By editorial board • 

Realities cast a shadow on sunny report outlook

More than half of McMinnville single mothers live in poverty, along with their children. Let that statistic sink in for a moment.

It’s a fact easily overlooked in an analysis of McMinnville completed by Community Attributes Inc. Elliott Weiss, who oversaw the analysis for the Seattle company, certainly seemed eager to skim over it last week.

“I don’t want to harp on a small segment of the population that is disproportionately burdened by economic conditions,” he said during a public forum held May 29, adding, “It’s not that we will specifically craft goals around McMinnville single mothers.”

Struggling single mothers would probably like someone to harp on their disproportionate burdens occasionally. But Weiss had more positive aspects of McMinnville to discuss.

The city has a vibrant downtown and is ideally situated in wine country, giving it the potential to draw millions in tourism dollars, he asserted.

But we know that. And if one didn’t, it simply takes a quick Google search to learn of McMinnville’s many sunny observations.

What stands out most among the cheery tidbits is the fact that McMinnville remains a place where too many people live on — if not over — the edge of despair. Truly, some fairly grim realities are tucked away in folds of this report.

At $44,500 per year, McMinnville’s median household income is low for the region. The median household income in neighboring Polk County stands at $51,000, for example.

Approximately 20 percent of McMinnville residents live in poverty. The statistic on single mothers aside, that includes fully one-third of all families with children.

As always, numerous factors contribute to poverty, but one particularly disturbing reason in McMinnville is lack of education.

The analysis shows the community, compared with the region, witnesses fewer of its high school graduates go on to earn four-year degrees. If Lyndon Johnson was correct and “education is the only valid passport from poverty,” too many McMinnville students have been stranded at the dock.

Add to these problems a meager local housing market, where many residents can’t find, let alone afford, a basic apartment to rent.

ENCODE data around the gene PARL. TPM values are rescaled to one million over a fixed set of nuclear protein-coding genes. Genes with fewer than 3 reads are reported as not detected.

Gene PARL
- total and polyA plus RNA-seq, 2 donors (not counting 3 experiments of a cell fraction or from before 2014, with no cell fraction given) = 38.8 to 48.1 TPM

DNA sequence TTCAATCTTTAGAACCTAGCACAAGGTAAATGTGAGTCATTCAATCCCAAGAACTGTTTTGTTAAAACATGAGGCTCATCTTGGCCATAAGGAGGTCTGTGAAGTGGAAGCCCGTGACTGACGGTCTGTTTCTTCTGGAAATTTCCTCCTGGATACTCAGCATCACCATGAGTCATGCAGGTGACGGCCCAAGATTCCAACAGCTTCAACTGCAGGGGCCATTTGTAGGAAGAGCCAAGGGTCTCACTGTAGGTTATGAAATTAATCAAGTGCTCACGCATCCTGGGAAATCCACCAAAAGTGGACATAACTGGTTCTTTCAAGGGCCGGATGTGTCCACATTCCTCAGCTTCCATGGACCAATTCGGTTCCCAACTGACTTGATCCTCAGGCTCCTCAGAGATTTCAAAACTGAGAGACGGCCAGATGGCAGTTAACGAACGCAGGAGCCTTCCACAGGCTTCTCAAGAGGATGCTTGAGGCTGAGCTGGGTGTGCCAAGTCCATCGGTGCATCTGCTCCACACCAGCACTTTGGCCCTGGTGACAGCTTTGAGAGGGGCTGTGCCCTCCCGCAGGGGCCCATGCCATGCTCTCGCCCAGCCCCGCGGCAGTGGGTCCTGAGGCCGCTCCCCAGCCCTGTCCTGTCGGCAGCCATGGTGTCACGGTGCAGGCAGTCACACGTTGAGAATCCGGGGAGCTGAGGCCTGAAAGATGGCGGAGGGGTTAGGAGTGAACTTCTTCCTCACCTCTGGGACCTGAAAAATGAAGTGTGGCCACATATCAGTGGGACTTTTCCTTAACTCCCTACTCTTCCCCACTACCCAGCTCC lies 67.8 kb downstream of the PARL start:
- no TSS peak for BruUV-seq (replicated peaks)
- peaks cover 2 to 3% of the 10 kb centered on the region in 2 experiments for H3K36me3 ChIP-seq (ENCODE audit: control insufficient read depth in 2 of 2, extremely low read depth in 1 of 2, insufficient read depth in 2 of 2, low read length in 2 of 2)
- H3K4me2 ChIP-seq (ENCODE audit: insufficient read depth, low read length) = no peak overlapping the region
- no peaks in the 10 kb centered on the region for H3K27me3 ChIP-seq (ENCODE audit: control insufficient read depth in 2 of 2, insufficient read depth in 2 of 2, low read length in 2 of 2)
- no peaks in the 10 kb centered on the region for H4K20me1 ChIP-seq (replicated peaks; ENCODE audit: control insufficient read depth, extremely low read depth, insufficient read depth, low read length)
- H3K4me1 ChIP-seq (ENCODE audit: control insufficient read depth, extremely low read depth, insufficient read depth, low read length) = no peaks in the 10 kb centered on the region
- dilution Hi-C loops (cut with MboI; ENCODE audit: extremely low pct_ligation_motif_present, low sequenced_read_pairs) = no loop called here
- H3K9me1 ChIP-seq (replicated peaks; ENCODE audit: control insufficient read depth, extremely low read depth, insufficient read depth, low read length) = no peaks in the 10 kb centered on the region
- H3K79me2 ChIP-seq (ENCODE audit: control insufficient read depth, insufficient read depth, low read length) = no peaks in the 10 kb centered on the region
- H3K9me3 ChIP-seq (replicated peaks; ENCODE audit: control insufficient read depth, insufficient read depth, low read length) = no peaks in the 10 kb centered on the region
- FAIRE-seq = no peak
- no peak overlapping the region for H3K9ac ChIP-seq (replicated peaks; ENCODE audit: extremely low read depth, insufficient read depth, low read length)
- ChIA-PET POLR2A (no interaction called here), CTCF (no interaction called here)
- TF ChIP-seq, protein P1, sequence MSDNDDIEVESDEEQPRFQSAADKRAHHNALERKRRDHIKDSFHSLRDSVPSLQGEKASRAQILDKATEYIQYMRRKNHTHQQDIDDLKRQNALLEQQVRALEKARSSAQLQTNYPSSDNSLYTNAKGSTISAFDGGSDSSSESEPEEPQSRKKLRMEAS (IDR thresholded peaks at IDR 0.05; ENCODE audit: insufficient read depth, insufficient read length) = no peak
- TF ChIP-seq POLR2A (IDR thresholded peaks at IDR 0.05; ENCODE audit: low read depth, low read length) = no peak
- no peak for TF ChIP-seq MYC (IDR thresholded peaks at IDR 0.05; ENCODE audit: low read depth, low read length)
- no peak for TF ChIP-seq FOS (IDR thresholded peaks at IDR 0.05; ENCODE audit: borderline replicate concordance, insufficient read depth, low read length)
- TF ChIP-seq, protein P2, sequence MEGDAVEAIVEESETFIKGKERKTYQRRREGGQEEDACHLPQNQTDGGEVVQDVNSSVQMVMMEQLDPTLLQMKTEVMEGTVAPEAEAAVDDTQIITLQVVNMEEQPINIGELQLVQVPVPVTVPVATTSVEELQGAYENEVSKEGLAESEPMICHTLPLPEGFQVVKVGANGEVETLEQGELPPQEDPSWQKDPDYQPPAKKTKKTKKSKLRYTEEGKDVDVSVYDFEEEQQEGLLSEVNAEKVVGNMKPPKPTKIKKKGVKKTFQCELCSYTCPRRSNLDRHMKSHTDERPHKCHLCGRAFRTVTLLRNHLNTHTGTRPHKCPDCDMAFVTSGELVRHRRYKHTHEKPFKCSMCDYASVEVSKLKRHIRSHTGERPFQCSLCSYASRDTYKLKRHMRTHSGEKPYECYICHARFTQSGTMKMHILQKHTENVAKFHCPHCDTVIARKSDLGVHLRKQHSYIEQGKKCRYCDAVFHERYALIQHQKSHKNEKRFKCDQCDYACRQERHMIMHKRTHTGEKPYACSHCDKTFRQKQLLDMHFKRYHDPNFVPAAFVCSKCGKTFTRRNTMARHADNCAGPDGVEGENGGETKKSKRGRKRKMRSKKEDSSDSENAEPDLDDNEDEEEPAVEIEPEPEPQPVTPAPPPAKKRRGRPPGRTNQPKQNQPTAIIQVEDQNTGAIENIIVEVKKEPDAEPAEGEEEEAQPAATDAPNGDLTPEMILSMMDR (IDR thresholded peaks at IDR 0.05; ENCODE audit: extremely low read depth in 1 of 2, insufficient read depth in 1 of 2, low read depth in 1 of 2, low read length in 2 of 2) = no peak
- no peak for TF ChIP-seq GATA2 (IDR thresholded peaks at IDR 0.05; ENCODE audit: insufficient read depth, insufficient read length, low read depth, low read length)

McMinnville is a Norman Rockwell painting among Oregon’s smaller cities. Local residents and their leaders could go on and on about the wonderful elements about their community, and they do.

It sometimes seems as though McMinnville produces as much perky boosterism as it does wine. At least it has the virtue of being sincere, and largely true.
Yet the painting farmers some blemishes that can’t be ignored.

To be fair, civic leaders are working on issues like affordable housing, and those sorts of efforts always take time. Yet it is also fair to say analyses like the one shared last week accentuate the positive rather than run the risk of revoking McMinnville’s gee-whiz spirit.

That spirit eludes numerous people just trying to get by, people who don’t have futures as sparkling as McMinnville’s tourism industry. Maybe it’s time the community did craft some specific goals around people disproportionately burdened by economic conditions.



If you cannot afford to maintain your own single lifestyle, you have NO business having a child out of wedlock placing them in the same, if not worse, burdensome destitute living/financial situation.


T.W.S. - Here's a news flash for you. Not all children are born out of wedlock. Husbands die or leave or serve in the military...or go to jail. For every child out there...there is a father and children without a father around should still be supported financially by him. Part of the problem is that we have a lot of men who don't support their kids.

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